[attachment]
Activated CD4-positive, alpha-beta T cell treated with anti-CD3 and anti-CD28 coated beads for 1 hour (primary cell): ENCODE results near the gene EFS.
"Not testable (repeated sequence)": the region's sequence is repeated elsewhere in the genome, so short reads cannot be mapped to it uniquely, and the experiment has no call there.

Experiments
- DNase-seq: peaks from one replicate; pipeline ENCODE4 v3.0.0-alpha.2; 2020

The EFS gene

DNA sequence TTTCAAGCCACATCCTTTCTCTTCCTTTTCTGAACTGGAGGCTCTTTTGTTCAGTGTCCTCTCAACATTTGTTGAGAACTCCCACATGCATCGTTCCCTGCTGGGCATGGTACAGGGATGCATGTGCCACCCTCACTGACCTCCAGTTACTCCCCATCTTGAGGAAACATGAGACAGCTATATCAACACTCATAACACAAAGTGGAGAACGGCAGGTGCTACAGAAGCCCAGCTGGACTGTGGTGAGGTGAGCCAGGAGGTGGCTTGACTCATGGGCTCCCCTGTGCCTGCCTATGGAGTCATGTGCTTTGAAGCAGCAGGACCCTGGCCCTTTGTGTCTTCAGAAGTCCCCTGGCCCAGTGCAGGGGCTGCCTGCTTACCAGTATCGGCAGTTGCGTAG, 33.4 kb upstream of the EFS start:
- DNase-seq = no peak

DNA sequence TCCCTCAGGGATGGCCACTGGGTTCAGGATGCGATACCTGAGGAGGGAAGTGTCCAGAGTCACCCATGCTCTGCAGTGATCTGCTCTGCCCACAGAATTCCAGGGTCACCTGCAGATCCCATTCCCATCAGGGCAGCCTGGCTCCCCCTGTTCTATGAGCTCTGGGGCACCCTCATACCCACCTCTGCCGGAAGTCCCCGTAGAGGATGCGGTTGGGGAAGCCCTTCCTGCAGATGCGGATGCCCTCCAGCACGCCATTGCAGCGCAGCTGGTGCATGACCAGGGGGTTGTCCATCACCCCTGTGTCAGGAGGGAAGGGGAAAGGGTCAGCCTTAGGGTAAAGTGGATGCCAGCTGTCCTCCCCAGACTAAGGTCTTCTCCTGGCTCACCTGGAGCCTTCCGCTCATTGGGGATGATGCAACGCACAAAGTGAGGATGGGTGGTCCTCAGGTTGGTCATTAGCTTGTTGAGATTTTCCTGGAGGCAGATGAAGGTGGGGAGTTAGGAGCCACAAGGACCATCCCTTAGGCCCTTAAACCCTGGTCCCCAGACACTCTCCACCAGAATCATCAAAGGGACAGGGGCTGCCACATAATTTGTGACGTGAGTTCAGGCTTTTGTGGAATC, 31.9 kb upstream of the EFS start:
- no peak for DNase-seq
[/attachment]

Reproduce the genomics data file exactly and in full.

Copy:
Activated CD4-positive, alpha-beta T cell treated with anti-CD3 and anti-CD28 coated beads for 1 hour (primary cell): ENCODE results near the gene EFS.
"Not testable (repeated sequence)": the region's sequence is repeated elsewhere in the genome, so short reads cannot be mapped to it uniquely, and the experiment has no call there.

Experiments
- DNase-seq: peaks from one replicate; pipeline ENCODE4 v3.0.0-alpha.2; 2020

The EFS gene

DNA sequence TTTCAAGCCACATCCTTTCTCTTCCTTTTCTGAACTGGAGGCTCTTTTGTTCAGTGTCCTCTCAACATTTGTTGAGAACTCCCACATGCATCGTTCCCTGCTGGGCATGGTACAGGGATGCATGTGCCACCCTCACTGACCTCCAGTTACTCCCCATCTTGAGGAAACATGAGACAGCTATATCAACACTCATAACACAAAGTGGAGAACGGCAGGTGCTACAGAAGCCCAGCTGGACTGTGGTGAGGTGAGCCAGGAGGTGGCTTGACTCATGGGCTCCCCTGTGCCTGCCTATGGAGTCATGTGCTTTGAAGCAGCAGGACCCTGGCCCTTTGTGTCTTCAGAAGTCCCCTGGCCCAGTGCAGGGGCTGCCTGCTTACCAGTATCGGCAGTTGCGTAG, 33.4 kb upstream of the EFS start:
- DNase-seq = no peak

DNA sequence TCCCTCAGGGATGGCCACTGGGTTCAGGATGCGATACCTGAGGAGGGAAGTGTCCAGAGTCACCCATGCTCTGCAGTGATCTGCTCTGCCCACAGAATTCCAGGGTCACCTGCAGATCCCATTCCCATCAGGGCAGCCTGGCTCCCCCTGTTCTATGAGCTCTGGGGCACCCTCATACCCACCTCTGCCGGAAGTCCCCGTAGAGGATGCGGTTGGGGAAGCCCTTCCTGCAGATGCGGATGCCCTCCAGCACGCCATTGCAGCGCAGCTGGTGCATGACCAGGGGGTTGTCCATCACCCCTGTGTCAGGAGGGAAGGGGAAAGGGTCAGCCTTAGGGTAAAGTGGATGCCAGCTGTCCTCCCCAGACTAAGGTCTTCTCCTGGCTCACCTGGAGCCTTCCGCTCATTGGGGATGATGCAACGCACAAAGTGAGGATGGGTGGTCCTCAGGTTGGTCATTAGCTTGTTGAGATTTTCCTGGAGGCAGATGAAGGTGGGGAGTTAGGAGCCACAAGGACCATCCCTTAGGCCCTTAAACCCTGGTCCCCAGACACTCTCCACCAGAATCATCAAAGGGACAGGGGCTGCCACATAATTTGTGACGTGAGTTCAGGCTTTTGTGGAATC, 31.9 kb upstream of the EFS start:
- no peak for DNase-seq